My thoughts around how to embrace remote working and Covid-19

Is it right for you?

Depending on what industry you work in there may be a time where you could have an opportunity to work from home, that sounds great to some people but you’ve first got to ask yourself the question – is remote working right for me? Lots of people love the work they do and part of that is how they go about doing it. The fact that you travel to an office, speak with team members face to face is half the reason people choose to stay where they are – the question I’d like to ask is – if that was all stripped away would you still enjoy what you do?

Remote working is a mindset

Your alarm clock goes off, you start your day and go out to work knowing your destination and the time you need to be there, straight away you have tasks to complete. You’re in the zone and feel comfortable with that – a structured routine is in place and you adhere to it. Remote working is the same, you just need to change your mindset. Get a new routine, a clean office space, dress as if you’re gong to work, get a play list lined up on Spotify, strong coffee is key and create your own task list that’s achievable – this is your day now, embrace it!

Communication

Whether you work within a team or directly with a client – communication is by far the most important practice. It’s good to keep checking in as you would if you were physically in the office, so you can keep up the same mentality of idea generation, impulsive conversation and social connection.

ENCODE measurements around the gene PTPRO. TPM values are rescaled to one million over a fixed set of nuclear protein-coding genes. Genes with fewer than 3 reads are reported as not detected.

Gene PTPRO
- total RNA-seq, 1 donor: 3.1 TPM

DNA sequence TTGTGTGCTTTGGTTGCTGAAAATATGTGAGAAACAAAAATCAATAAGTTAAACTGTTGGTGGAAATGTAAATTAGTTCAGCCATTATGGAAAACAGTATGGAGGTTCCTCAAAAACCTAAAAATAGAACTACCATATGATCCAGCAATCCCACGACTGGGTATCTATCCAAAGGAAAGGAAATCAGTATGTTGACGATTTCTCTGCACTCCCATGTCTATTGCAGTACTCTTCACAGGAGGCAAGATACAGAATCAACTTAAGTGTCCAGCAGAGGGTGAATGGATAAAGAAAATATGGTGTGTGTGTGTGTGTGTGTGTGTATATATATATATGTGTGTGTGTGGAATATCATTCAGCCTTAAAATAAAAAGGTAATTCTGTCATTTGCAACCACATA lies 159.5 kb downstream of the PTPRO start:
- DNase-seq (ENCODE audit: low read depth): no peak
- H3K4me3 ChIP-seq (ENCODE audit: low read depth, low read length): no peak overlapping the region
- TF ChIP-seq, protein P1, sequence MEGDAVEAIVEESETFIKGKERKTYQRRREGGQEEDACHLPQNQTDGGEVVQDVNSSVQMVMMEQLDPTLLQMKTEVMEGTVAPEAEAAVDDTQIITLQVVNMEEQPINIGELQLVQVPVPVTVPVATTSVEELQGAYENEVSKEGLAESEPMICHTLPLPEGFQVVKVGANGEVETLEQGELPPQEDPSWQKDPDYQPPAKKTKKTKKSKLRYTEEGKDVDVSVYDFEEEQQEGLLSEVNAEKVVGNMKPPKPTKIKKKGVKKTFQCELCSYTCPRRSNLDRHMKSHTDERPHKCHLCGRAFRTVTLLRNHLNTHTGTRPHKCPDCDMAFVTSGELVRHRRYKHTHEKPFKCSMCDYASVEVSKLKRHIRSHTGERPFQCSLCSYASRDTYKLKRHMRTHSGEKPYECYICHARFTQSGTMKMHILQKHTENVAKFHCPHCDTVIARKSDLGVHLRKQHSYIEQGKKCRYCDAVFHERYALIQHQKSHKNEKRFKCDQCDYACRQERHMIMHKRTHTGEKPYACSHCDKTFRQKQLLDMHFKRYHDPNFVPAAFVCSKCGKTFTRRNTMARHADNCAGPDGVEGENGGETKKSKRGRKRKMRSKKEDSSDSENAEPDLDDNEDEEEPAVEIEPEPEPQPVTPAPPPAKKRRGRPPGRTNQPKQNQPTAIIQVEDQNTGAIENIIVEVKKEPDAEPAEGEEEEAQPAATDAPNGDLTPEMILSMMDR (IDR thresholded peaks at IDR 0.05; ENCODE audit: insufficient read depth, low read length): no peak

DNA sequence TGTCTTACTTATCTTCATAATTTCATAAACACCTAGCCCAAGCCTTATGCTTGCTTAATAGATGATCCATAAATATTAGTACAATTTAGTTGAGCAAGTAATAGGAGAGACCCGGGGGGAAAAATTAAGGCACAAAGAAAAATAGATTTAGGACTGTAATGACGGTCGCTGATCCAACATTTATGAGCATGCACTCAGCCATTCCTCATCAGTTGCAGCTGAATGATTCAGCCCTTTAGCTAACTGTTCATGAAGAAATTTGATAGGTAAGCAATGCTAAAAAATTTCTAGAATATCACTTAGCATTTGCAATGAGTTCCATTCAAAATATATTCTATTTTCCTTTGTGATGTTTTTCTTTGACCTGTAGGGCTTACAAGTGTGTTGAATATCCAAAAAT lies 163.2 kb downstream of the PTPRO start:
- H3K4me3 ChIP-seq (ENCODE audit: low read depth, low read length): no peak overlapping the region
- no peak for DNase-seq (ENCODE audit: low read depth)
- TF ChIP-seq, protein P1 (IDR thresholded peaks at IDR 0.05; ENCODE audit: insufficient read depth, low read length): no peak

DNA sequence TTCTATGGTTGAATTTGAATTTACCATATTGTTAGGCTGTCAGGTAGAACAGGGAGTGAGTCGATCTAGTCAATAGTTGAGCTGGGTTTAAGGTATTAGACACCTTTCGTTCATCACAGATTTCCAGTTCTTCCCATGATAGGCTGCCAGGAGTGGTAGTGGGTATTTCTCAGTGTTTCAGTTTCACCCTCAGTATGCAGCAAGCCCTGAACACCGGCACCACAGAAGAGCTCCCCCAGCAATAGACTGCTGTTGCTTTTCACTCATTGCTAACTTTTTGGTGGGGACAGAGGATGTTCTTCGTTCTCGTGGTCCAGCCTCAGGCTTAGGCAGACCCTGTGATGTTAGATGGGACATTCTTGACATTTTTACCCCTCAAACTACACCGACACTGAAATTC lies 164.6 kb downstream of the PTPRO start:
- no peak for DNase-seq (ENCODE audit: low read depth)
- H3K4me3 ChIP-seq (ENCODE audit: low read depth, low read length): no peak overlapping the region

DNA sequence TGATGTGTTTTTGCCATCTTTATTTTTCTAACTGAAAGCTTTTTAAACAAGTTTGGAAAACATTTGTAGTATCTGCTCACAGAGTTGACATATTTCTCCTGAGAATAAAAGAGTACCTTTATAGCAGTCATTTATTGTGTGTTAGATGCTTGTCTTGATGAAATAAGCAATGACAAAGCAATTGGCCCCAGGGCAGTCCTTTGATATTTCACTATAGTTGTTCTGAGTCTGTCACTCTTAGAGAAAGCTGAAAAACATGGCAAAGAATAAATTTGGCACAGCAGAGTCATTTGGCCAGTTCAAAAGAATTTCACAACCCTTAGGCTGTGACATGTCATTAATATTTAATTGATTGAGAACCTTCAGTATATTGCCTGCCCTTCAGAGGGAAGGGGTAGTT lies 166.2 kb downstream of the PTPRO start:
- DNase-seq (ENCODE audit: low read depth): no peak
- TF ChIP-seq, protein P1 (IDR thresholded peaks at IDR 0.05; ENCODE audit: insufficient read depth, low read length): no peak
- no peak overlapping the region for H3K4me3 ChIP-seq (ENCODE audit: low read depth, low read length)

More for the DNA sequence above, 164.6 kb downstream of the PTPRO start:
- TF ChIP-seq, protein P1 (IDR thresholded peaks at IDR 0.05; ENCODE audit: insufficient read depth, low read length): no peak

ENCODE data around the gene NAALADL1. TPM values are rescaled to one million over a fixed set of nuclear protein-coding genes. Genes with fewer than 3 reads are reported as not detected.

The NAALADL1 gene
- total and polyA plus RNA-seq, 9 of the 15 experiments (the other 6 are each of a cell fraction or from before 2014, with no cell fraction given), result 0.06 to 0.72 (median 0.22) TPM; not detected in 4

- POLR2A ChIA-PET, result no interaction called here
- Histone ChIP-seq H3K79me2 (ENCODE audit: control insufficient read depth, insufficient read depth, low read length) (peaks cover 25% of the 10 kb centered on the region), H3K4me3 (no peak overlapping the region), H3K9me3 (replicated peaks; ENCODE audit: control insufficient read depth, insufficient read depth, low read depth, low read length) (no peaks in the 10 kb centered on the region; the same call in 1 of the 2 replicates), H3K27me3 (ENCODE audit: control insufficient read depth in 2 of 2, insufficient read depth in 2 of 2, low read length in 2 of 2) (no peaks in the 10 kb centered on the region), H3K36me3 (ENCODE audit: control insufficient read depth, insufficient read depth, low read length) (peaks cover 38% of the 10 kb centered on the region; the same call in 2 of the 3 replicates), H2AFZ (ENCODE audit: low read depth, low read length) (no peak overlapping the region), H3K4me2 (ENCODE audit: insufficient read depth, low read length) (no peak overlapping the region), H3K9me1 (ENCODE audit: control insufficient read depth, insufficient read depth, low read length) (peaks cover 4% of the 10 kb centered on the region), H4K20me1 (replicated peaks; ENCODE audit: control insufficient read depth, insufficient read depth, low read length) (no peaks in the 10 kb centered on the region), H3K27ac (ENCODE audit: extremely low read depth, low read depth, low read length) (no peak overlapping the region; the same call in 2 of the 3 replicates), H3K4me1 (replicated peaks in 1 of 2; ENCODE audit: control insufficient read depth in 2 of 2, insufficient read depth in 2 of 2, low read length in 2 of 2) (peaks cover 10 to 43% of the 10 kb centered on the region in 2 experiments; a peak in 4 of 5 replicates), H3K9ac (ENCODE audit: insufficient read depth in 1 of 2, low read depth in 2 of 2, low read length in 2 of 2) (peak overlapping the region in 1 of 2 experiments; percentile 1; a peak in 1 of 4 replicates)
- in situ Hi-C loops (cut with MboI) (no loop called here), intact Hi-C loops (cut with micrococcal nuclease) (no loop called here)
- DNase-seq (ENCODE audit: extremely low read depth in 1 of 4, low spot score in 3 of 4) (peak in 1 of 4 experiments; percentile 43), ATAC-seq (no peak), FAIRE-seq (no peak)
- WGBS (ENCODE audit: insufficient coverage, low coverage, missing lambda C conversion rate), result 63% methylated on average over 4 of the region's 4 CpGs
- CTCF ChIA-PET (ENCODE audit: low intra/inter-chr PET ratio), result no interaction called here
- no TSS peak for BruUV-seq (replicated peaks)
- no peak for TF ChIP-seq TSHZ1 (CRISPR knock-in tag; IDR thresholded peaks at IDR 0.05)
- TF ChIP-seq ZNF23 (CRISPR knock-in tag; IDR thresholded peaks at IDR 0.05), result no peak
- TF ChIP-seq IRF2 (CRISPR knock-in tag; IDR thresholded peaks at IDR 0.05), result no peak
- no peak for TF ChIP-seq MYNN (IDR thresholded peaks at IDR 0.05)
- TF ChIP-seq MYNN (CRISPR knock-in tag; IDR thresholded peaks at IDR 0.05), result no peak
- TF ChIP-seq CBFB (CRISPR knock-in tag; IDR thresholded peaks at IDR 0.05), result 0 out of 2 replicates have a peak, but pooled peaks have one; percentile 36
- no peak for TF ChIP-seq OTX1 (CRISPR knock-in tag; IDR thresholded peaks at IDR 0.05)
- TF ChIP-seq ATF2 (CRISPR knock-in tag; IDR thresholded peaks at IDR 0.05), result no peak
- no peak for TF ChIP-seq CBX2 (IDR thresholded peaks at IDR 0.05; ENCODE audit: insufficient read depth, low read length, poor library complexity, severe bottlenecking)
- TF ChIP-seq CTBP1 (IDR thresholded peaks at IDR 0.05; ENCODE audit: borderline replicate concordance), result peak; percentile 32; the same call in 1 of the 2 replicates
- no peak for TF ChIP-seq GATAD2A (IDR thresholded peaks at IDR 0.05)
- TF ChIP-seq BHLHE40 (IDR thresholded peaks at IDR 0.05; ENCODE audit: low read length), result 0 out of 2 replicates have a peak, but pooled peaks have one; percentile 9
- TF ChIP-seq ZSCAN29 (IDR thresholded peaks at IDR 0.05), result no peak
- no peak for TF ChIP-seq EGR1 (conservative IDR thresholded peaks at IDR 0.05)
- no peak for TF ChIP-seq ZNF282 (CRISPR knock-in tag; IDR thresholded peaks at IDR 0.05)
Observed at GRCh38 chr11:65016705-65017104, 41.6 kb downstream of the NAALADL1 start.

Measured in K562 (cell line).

My advice is to let the other party know that you are engaged as a service or as a collaborative team member. This is especially important at the start of any remote project where the end client isn’t fully educated about how it will work. The key thing is to develop a relationship, develop trust and educate your process and working practices.

Mental and physical health

It’s important that you also have a structured routine in place for your physical health. People can loose themselves in their work without distraction, which can be a good and bad thing. It’s great you are able to focus, but do you have the ability to STOP? My advice is you need to be strict about your health as well as your work, go for a walk or a run, breathe in the fresh air and get away from your desk. It’s dangerous to be sat down all day and then not move around much in the evenings. Get out for at least half an hour and exercise your physical and mental health – it’s part of the success of being able to work remotely.

Ways of working

If the right systems are in place, and the right people are on board, managers should have no more issues with a remote workforce than they would with a local one. There are lots of tools out there that brings us closer together such as Slack, Google Hangouts, Skype, Zoom and platforms like Trello and Jira means we have everything available to delver work wherever we live – location shouldn’t be a barrier to access talent.

I’ve recently had the chance to work with Richard on a responsive web design brief. Even though we collaborated remotely I found the communication and feedback to be very effective, but most importantly I discovered someone who has mastered a creative process that was necessary to excel a brilliant standard.

Florina Anghel – Project Manager at Lotto Logic Ltd

Conclusion

I’ve been freelance now for about 10 years and things have changed rapidly over that period, remote working being one of them. The recent pandemic of COVID-19 I think will change the post outlook across many businesses in the way they operate. We have had to adjust to uncertain times and this is an education for change – and in many respects, long overdue.

My prediction is that this forced experiment that’s upon us will diversify the mindset of a lot more businesses in the future and leave the question – why our world wasn’t working more freely in this way before now?

Richard Hill – Freelance designer